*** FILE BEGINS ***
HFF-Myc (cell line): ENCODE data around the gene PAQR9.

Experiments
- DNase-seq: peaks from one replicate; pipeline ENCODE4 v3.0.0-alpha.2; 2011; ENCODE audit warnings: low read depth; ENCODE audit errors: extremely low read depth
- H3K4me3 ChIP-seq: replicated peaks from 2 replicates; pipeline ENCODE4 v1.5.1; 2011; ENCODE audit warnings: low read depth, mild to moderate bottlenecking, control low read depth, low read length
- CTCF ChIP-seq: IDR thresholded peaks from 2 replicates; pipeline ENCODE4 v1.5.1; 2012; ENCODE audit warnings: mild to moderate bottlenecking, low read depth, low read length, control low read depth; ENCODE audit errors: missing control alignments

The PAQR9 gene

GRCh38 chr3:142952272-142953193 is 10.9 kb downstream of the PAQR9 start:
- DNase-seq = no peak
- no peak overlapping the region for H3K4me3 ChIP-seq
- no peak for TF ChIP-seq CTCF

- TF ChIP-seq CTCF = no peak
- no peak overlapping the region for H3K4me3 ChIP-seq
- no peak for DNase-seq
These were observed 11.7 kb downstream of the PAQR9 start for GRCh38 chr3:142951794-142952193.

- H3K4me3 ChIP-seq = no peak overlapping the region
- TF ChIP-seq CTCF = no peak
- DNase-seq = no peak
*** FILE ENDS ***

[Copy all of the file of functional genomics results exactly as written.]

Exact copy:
HFF-Myc (cell line): ENCODE data around the gene PAQR9.

Experiments
- DNase-seq: peaks from one replicate; pipeline ENCODE4 v3.0.0-alpha.2; 2011; ENCODE audit warnings: low read depth; ENCODE audit errors: extremely low read depth
- H3K4me3 ChIP-seq: replicated peaks from 2 replicates; pipeline ENCODE4 v1.5.1; 2011; ENCODE audit warnings: low read depth, mild to moderate bottlenecking, control low read depth, low read length
- CTCF ChIP-seq: IDR thresholded peaks from 2 replicates; pipeline ENCODE4 v1.5.1; 2012; ENCODE audit warnings: mild to moderate bottlenecking, low read depth, low read length, control low read depth; ENCODE audit errors: missing control alignments

The PAQR9 gene

GRCh38 chr3:142952272-142953193 is 10.9 kb downstream of the PAQR9 start:
- DNase-seq = no peak
- no peak overlapping the region for H3K4me3 ChIP-seq
- no peak for TF ChIP-seq CTCF

- TF ChIP-seq CTCF = no peak
- no peak overlapping the region for H3K4me3 ChIP-seq
- no peak for DNase-seq
These were observed 11.7 kb downstream of the PAQR9 start for GRCh38 chr3:142951794-142952193.

- H3K4me3 ChIP-seq = no peak overlapping the region
- TF ChIP-seq CTCF = no peak
- DNase-seq = no peak